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Disney CEO: We Could Stream Star Wars, Marvel, And ESPN (But Won't Anytime Soon)

Bob Iger said today that charging online viewers directly for some of its most popular programming is a possibility, but cautioned “we do not believe that there is any reason for us” to do it right now.

Lucasfilm

Disney chief executive Bob Iger said today on a call with analysts to discuss the company's earnings that the it could potentially offer some of its most popular video content — ESPN, Star Wars, and Marvel — over the internet directly to consumers. Iger said that the company "may have an opportunity to bring out a Marvel-type product and possibly even Star Wars."

Iger said that Disney could do this to boost its own profits "by taking out the middle man" and to "create a closer relationship with the a consumer that can be mined for other revenue generating purposes." But none of this is just around the corner — Iger also stressed that for now, the cable bundle system is working just fine for the company and its bottom line.

Marvel Entertainment and Lucasfilm are both subsidiaries of Disney and, in addition to new Star Wars and Avengers movies being produced and distributed by Disney, Marvel's Agents of Shield and Agent Carter air on Disney-owned ABC.

ESPN, ESPN 2 and the Disney Channel are already available on Dish Network's broadband Sling TV product and Disney makes ESPN content available to cable subscribers through Watch ESPN. In its latest nine year contract with the NBA, ESPN won the rights to air some basketball games directly over the web. ESPN's programming has never been more popular, especially the recent inaugural college football playoff.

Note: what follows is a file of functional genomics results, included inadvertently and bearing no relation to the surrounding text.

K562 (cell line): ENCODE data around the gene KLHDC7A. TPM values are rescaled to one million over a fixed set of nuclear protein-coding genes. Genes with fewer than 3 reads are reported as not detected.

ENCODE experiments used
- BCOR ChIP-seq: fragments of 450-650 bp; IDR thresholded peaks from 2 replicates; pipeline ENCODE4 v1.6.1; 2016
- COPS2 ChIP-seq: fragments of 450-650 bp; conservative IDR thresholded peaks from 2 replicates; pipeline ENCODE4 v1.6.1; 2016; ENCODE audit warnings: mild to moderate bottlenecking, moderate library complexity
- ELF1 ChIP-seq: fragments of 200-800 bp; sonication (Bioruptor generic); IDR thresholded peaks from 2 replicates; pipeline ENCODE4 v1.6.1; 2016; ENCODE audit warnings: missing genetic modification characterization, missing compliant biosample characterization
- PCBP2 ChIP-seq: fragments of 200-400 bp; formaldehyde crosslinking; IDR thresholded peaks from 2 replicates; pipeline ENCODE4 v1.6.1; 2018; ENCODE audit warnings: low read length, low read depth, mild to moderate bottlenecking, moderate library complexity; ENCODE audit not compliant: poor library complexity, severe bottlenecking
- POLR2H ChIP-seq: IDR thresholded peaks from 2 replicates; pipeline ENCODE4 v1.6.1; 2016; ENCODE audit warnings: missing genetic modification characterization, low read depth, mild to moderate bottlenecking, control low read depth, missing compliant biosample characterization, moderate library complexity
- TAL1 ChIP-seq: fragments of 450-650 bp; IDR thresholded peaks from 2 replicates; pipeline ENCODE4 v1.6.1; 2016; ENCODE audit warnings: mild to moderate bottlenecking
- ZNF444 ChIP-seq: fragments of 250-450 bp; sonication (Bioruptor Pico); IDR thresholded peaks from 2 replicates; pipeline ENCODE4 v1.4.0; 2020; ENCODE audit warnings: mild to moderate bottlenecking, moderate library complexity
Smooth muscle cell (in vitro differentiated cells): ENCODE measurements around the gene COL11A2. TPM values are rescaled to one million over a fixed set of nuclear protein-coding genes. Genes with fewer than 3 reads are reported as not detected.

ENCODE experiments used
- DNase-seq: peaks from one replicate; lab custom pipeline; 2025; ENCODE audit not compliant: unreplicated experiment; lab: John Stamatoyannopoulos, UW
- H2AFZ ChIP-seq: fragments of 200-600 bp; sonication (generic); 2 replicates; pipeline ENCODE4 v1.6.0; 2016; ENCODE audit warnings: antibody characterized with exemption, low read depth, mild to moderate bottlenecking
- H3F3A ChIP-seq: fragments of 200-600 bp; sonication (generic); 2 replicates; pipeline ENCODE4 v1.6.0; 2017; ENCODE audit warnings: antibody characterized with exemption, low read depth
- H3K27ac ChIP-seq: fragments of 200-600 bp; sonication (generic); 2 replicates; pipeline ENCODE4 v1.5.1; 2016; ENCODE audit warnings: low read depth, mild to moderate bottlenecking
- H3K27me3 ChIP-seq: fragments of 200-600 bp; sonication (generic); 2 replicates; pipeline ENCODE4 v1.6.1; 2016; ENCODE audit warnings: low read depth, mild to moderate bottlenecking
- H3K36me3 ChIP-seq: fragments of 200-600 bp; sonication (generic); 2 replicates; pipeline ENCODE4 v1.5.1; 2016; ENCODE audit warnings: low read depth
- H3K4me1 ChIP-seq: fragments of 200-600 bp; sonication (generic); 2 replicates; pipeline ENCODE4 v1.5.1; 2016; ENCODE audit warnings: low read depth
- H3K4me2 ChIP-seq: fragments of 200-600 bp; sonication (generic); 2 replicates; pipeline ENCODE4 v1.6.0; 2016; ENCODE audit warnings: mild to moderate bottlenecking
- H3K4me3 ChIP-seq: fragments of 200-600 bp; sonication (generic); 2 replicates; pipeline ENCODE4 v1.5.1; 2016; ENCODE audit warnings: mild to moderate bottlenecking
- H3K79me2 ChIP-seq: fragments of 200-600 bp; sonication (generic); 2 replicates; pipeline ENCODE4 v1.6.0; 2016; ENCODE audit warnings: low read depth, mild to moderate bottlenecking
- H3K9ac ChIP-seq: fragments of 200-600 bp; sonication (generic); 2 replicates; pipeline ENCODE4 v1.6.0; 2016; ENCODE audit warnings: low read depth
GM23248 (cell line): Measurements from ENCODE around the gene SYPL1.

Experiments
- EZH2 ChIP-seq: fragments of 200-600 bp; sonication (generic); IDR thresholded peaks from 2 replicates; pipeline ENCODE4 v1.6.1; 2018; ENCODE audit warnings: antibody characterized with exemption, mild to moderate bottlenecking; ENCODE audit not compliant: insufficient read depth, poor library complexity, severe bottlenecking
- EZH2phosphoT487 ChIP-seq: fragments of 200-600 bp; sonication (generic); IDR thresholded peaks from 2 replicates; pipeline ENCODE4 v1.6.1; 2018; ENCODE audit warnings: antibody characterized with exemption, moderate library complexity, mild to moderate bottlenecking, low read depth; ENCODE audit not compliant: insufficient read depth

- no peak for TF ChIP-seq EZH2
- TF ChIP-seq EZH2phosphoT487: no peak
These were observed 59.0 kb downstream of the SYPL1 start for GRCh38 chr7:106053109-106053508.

The national championship game between Oregon and Ohio State drew the highest rating in cable history, averaging over 33 million viewers, with the two semifinal games drawing over 28 million viewers each, making them the second and third most viewed cable broadcasts. ESPN generates billions of dollars of revenue just from payments from cable companies and costs about four times as much per viewer as the next-most-expensive cable channel, TNT.

Iger said that there are 12 million broadband-only subscribers who don't have cable, and "that's the subscriber that we're trying to reach with the Sling package," although he also noted that "it's a worthwhile experiment...to try to convince young people or younger people to sign up to cable when they either wouldn't have signed up for it at all or they might have waited."

But don't get too excited about watching the Avengers, Skywalkers, and Crimson Tide directly to your TV without a cable subscription. "We also are mindful of the value of the expanded basic bundle to this company" Iger said. "We do not believe that there is any reason for us to attempt to take out some of this product — particularly ESPN — quickly or right now."